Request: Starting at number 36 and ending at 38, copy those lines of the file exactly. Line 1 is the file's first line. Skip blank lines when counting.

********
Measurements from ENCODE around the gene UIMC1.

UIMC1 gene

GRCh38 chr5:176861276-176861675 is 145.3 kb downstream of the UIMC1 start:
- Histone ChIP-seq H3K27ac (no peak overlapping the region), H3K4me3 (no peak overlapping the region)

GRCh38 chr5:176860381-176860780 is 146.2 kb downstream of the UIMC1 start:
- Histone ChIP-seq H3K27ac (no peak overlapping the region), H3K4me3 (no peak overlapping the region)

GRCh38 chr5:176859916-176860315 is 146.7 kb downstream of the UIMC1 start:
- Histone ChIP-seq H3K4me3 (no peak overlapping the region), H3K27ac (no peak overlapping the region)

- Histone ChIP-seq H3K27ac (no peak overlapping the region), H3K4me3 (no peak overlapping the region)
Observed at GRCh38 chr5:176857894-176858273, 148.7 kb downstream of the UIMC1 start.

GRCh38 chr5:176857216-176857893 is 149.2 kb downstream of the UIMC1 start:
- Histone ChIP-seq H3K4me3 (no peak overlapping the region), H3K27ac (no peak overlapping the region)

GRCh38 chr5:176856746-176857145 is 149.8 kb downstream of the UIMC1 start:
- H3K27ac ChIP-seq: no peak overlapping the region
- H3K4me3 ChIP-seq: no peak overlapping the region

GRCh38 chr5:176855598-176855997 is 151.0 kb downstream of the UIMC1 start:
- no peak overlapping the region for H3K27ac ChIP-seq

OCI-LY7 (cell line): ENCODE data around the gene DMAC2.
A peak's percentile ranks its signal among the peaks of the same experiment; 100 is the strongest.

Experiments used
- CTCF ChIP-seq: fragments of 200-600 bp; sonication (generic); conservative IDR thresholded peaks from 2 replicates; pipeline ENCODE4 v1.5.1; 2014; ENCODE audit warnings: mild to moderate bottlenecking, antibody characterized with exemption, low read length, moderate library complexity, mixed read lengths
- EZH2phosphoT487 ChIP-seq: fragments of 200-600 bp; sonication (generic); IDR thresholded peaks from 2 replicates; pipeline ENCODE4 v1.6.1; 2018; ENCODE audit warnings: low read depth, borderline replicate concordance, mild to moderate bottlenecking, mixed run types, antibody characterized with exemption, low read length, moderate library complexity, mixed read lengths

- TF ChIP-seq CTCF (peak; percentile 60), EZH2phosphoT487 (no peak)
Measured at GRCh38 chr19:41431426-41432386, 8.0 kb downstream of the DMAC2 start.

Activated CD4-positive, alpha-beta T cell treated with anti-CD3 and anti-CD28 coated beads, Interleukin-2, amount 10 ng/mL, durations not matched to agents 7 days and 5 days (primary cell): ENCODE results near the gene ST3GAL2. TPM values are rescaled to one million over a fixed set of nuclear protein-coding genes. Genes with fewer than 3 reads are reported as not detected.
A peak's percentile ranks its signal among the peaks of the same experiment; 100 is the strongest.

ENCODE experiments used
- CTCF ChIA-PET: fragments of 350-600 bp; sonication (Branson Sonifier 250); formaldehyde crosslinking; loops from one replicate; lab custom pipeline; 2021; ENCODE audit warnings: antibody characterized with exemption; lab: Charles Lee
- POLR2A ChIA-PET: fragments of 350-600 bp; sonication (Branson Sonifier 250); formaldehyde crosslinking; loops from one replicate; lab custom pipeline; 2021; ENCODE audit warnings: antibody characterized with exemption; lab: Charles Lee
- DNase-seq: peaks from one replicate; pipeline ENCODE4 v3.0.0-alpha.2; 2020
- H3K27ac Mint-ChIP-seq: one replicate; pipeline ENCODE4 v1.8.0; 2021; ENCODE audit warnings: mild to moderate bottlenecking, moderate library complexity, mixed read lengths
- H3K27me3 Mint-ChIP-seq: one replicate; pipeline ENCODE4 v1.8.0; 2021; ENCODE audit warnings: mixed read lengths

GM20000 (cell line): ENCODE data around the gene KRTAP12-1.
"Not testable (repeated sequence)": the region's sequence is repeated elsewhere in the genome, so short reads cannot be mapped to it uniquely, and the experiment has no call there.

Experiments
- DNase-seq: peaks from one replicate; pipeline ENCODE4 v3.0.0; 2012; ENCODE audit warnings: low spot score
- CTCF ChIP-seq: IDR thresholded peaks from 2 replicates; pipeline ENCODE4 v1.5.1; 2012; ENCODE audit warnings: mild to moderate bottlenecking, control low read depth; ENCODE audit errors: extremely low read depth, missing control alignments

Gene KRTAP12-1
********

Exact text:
- DNase-seq: peaks from one replicate; pipeline ENCODE4 v3.0.0; 2012; ENCODE audit warnings: low spot score
- CTCF ChIP-seq: IDR thresholded peaks from 2 replicates; pipeline ENCODE4 v1.5.1; 2012; ENCODE audit warnings: mild to moderate bottlenecking, control low read depth; ENCODE audit errors: extremely low read depth, missing control alignments

Gene KRTAP12-1